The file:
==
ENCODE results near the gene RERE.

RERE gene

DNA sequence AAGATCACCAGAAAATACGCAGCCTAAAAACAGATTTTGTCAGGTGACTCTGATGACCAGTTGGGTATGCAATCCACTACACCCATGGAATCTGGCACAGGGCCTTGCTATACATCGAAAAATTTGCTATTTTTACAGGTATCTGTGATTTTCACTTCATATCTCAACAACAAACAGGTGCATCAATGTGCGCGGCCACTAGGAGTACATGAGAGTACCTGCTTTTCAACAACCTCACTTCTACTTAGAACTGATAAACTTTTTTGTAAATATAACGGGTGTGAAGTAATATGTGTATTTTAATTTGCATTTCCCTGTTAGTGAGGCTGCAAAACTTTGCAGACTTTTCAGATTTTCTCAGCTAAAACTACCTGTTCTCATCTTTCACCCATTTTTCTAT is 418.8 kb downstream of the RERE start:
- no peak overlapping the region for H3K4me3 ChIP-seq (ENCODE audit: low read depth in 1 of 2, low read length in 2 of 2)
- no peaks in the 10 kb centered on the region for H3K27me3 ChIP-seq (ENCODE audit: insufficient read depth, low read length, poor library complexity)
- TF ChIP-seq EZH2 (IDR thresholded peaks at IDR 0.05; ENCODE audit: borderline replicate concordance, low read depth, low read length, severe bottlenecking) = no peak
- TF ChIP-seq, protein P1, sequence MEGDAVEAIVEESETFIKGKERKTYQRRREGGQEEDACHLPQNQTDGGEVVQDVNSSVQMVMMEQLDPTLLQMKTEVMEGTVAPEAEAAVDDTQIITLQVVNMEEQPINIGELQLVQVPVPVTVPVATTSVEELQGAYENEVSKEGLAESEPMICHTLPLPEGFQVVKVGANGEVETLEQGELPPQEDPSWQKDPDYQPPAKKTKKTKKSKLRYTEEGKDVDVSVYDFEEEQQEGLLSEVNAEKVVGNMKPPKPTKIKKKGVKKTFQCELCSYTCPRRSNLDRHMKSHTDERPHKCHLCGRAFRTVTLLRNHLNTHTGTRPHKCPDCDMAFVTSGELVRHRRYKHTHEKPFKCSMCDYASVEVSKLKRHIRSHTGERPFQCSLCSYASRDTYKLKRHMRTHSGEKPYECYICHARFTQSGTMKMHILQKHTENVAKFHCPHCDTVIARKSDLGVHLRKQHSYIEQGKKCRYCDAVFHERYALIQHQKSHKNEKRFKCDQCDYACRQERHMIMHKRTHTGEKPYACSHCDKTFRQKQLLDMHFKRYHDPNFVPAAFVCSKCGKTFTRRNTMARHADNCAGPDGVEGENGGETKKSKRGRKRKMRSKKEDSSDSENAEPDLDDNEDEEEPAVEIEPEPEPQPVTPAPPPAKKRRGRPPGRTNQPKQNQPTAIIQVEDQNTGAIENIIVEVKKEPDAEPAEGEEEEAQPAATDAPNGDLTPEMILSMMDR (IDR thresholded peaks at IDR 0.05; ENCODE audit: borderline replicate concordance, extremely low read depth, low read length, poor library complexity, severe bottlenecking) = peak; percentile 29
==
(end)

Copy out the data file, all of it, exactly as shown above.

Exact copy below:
ENCODE results near the gene RERE.

RERE gene

DNA sequence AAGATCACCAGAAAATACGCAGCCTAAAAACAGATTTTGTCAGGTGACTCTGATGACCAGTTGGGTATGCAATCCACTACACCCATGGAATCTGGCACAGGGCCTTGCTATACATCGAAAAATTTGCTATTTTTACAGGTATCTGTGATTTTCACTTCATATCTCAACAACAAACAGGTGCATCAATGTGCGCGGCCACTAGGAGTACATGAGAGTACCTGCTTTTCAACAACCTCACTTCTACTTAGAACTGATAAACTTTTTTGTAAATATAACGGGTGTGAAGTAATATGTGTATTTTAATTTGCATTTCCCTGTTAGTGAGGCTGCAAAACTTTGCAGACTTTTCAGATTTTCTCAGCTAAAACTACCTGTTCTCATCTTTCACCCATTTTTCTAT is 418.8 kb downstream of the RERE start:
- no peak overlapping the region for H3K4me3 ChIP-seq (ENCODE audit: low read depth in 1 of 2, low read length in 2 of 2)
- no peaks in the 10 kb centered on the region for H3K27me3 ChIP-seq (ENCODE audit: insufficient read depth, low read length, poor library complexity)
- TF ChIP-seq EZH2 (IDR thresholded peaks at IDR 0.05; ENCODE audit: borderline replicate concordance, low read depth, low read length, severe bottlenecking) = no peak
- TF ChIP-seq, protein P1, sequence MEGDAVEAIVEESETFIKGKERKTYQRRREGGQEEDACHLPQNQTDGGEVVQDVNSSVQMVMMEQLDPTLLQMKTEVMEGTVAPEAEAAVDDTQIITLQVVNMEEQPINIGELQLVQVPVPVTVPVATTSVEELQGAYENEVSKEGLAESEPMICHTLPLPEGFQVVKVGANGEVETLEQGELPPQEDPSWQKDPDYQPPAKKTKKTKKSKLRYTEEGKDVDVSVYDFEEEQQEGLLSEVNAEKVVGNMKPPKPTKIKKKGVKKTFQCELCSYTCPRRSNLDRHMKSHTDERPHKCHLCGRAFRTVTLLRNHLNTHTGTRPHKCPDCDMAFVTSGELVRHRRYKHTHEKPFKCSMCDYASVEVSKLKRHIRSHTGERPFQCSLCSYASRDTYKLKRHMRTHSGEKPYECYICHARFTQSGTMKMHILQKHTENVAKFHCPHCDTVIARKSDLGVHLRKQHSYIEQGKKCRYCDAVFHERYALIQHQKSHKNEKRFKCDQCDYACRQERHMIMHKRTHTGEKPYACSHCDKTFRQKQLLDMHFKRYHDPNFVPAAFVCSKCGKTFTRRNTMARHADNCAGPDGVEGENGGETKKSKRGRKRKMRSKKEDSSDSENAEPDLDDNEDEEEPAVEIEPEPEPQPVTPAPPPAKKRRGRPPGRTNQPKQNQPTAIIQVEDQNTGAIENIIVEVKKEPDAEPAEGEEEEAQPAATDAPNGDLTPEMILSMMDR (IDR thresholded peaks at IDR 0.05; ENCODE audit: borderline replicate concordance, extremely low read depth, low read length, poor library complexity, severe bottlenecking) = peak; percentile 29